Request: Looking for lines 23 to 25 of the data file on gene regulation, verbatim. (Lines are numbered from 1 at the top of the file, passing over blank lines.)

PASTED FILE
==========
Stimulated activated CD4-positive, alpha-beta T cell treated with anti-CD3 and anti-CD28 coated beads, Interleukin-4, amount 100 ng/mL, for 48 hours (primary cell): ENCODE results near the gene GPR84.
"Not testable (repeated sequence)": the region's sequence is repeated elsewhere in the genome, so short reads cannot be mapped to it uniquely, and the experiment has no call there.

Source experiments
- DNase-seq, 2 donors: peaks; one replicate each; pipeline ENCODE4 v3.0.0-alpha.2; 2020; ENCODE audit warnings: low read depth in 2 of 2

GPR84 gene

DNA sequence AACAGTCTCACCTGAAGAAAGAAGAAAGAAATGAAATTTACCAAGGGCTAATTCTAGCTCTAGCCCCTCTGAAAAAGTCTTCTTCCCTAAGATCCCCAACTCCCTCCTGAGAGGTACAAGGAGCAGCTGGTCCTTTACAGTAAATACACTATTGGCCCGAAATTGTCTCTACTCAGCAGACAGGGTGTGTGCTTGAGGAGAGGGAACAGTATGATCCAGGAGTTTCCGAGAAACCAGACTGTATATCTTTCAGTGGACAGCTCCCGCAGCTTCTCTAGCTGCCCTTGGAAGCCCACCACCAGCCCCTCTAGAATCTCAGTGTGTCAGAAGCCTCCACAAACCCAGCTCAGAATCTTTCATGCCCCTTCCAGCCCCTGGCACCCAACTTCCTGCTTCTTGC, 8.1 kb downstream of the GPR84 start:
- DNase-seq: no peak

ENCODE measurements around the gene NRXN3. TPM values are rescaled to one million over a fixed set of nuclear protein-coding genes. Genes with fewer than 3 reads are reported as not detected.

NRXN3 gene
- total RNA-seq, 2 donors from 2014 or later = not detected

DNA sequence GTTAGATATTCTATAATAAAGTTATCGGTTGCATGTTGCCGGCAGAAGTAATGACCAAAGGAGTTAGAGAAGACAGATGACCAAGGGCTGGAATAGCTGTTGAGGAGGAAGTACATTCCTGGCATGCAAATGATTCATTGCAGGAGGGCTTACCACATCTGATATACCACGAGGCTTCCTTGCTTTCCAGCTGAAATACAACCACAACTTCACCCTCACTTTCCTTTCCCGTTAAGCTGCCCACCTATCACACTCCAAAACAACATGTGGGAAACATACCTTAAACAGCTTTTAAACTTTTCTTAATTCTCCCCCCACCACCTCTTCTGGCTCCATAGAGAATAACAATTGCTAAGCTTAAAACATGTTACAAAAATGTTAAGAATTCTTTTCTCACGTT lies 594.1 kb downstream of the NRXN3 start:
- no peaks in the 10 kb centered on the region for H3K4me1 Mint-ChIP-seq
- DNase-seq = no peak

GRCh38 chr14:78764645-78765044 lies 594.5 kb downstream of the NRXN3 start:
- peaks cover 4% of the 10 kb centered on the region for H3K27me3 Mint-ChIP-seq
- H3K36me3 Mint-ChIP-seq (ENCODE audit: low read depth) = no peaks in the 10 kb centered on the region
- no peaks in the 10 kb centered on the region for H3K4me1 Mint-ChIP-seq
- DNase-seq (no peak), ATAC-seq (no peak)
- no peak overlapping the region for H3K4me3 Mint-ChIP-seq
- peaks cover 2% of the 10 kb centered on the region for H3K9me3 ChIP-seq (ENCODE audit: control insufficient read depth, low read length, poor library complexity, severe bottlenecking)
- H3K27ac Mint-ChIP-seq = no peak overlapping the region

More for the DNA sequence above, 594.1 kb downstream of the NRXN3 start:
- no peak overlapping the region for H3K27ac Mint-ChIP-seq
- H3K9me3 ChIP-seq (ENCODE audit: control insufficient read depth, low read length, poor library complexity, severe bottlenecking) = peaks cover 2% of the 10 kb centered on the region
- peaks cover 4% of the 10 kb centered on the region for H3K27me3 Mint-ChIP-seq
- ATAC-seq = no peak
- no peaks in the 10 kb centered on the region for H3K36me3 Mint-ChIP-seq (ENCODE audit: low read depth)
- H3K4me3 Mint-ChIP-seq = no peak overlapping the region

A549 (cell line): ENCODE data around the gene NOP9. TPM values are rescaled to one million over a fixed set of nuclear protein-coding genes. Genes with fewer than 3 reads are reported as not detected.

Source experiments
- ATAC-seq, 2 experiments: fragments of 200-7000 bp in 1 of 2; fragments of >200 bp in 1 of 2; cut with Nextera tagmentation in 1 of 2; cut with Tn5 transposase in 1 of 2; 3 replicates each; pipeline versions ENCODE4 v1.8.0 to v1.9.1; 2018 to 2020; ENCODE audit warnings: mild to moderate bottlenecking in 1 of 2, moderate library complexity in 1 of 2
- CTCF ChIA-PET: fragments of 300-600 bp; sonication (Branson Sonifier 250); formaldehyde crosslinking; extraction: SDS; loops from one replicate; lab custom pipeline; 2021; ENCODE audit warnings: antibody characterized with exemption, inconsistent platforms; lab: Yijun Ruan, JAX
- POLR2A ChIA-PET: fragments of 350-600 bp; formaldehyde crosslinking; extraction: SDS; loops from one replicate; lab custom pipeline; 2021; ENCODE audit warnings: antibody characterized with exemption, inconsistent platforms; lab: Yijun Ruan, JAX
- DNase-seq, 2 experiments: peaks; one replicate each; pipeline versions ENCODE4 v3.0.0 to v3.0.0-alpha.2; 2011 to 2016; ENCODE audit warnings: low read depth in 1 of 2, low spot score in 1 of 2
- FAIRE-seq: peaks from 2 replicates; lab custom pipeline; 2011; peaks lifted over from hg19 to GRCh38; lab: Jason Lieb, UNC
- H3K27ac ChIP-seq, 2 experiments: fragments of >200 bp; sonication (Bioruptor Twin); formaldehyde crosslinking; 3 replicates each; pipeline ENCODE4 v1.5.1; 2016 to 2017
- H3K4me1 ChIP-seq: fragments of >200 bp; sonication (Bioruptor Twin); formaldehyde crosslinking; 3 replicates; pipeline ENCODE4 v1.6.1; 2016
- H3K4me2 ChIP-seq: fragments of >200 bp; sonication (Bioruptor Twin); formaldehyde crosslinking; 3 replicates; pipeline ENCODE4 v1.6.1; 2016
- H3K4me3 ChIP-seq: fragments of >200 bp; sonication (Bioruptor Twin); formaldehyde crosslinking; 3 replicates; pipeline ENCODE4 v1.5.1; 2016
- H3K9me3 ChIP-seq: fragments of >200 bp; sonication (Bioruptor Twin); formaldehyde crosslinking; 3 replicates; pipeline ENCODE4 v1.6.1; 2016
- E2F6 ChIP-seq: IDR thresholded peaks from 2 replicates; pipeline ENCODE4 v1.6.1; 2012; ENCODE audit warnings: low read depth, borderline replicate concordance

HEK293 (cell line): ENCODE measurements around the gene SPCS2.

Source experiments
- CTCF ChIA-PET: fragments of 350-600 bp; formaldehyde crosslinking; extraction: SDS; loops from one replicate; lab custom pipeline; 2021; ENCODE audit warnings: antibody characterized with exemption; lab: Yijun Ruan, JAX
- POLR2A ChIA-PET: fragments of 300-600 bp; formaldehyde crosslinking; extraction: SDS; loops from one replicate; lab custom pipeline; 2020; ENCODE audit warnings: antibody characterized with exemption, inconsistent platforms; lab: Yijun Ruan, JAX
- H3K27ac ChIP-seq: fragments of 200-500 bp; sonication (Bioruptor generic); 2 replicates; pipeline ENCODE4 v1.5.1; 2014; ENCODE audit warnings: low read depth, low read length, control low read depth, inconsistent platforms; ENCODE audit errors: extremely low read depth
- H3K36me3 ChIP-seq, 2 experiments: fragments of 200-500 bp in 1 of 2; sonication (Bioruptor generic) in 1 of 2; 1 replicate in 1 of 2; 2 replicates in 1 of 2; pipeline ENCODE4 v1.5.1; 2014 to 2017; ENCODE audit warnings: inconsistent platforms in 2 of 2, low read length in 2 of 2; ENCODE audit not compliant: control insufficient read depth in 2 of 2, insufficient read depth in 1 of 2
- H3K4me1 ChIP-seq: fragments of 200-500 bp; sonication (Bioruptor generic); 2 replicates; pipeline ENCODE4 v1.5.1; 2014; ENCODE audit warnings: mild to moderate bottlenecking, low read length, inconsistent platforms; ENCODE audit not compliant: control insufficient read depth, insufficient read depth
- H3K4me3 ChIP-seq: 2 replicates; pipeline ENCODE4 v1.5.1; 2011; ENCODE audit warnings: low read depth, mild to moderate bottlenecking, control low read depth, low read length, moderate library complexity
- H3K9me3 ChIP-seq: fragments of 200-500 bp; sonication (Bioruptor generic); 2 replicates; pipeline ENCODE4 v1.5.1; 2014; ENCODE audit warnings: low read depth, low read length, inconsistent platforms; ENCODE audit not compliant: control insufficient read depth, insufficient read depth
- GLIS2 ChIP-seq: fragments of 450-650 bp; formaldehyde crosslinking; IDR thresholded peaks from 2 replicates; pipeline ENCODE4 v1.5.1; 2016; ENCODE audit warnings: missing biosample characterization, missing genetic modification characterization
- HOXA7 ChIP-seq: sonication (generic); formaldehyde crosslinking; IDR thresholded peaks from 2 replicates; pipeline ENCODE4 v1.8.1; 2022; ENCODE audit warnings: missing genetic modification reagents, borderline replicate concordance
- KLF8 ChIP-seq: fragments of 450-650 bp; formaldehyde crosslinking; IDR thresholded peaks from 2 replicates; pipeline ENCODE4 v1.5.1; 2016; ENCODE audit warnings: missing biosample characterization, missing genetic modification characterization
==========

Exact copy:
- no peak overlapping the region for H3K27ac Mint-ChIP-seq
- H3K9me3 ChIP-seq (ENCODE audit: control insufficient read depth, low read length, poor library complexity, severe bottlenecking) = peaks cover 2% of the 10 kb centered on the region
- peaks cover 4% of the 10 kb centered on the region for H3K27me3 Mint-ChIP-seq